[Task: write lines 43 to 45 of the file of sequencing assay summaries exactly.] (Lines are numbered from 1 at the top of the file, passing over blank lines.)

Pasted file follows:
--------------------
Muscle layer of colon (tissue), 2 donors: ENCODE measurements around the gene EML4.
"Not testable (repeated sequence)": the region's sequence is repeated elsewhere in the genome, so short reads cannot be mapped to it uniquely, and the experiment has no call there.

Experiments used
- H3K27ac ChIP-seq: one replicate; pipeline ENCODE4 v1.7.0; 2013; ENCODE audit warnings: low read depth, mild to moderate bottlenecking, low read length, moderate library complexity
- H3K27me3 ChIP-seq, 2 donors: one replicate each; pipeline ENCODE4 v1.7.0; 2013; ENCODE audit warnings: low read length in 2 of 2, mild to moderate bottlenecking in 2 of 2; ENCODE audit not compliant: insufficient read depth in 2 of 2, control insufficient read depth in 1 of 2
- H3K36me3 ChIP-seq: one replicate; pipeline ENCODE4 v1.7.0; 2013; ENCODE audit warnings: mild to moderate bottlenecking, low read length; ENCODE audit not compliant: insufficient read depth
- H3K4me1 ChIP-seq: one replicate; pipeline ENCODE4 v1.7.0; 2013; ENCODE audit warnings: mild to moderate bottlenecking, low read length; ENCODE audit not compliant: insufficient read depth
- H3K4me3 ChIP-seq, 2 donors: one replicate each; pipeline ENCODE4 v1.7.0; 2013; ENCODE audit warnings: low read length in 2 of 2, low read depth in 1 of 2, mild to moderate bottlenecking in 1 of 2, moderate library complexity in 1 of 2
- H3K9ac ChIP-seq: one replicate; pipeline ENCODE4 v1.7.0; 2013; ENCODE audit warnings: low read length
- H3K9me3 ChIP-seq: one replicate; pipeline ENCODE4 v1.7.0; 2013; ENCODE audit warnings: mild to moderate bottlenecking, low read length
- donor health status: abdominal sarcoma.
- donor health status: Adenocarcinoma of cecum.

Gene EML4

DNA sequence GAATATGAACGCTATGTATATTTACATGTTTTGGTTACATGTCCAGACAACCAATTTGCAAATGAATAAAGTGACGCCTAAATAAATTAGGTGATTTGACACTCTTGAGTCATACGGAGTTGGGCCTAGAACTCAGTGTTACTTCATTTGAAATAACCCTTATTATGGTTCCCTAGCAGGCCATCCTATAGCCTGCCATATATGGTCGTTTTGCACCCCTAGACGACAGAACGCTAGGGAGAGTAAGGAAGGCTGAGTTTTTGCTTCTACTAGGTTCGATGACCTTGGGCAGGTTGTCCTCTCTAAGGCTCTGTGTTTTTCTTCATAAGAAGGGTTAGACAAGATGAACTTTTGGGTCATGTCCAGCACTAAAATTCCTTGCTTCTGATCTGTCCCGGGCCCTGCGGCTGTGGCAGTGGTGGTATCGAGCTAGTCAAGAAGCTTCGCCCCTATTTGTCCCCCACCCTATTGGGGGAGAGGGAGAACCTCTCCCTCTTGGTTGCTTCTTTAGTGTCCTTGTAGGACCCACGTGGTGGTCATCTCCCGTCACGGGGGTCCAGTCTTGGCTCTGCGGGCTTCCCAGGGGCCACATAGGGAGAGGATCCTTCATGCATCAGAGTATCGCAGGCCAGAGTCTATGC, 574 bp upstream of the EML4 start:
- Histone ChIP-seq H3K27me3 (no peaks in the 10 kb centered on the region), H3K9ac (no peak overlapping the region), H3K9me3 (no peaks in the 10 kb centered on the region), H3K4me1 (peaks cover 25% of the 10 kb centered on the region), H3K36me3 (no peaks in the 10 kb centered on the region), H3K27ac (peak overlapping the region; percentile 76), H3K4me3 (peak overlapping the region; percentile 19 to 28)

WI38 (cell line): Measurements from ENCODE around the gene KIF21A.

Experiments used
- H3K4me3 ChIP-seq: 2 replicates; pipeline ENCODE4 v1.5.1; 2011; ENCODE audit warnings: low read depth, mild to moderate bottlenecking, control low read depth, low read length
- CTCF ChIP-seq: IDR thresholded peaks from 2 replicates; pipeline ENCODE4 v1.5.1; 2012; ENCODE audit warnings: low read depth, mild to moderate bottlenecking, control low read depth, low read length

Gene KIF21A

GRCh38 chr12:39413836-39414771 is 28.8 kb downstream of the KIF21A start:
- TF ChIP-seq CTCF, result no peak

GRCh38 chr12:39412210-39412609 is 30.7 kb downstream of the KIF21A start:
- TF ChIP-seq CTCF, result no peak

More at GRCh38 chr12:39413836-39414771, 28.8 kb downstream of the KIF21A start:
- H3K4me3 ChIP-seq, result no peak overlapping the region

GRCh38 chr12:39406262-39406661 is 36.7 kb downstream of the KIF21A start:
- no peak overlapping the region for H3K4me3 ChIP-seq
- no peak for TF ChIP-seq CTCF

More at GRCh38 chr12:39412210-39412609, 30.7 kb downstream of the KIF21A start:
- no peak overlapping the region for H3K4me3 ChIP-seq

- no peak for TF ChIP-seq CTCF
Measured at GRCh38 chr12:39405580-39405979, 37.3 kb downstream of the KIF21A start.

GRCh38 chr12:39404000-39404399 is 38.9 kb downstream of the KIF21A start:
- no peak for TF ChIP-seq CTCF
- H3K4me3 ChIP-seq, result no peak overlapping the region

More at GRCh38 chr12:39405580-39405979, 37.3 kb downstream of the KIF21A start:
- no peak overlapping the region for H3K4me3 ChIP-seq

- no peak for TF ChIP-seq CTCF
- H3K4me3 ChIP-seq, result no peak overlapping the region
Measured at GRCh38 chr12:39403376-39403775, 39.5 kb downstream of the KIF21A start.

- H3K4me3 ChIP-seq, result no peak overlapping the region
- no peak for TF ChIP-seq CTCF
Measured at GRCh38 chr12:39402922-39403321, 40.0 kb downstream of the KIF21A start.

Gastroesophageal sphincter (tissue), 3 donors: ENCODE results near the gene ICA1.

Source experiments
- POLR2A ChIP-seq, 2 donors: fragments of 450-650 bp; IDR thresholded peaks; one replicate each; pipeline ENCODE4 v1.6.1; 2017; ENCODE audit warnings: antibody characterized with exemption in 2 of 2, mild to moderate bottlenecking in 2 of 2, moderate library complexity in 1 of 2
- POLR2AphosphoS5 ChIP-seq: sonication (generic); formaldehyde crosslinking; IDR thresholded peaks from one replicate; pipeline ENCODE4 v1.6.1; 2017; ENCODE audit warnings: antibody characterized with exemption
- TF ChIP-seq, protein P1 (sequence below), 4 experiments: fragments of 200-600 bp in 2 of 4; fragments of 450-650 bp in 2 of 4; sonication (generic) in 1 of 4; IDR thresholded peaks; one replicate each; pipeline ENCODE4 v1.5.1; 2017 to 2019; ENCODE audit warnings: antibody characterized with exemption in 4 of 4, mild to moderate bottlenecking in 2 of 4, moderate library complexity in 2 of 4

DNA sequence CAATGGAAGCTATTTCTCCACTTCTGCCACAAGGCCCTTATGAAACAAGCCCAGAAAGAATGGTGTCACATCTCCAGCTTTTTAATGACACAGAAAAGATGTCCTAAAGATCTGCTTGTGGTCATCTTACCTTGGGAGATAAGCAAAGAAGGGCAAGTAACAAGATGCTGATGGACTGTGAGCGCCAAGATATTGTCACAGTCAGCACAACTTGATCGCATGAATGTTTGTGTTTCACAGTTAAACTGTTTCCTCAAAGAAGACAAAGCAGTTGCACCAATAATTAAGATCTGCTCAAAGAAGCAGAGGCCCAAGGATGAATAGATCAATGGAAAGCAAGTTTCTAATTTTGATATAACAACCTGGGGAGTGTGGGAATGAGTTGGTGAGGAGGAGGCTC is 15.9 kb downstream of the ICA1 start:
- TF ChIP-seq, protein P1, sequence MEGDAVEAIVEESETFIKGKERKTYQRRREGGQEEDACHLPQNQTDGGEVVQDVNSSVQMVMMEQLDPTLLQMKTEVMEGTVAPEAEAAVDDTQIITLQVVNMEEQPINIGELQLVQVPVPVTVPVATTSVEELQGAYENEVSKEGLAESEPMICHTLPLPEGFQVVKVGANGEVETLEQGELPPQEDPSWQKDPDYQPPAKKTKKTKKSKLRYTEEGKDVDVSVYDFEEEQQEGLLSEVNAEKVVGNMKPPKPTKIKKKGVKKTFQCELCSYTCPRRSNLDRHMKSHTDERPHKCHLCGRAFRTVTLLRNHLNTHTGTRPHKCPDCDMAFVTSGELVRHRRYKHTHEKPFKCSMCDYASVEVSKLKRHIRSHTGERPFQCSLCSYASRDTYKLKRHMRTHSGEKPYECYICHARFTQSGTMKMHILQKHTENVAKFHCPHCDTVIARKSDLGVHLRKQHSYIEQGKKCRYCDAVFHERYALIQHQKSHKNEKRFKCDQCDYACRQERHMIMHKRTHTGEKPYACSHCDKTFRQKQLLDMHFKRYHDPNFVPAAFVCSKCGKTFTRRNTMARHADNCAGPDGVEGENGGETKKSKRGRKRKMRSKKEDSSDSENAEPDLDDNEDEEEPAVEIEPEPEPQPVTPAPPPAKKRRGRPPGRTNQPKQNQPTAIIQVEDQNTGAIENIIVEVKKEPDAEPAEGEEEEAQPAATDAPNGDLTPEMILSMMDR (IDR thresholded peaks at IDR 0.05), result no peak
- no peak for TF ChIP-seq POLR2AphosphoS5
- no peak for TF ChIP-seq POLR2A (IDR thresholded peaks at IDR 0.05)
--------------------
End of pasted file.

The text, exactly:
- no peak for TF ChIP-seq CTCF
Measured at GRCh38 chr12:39402922-39403321, 40.0 kb downstream of the KIF21A start.

Gastroesophageal sphincter (tissue), 3 donors: ENCODE results near the gene ICA1.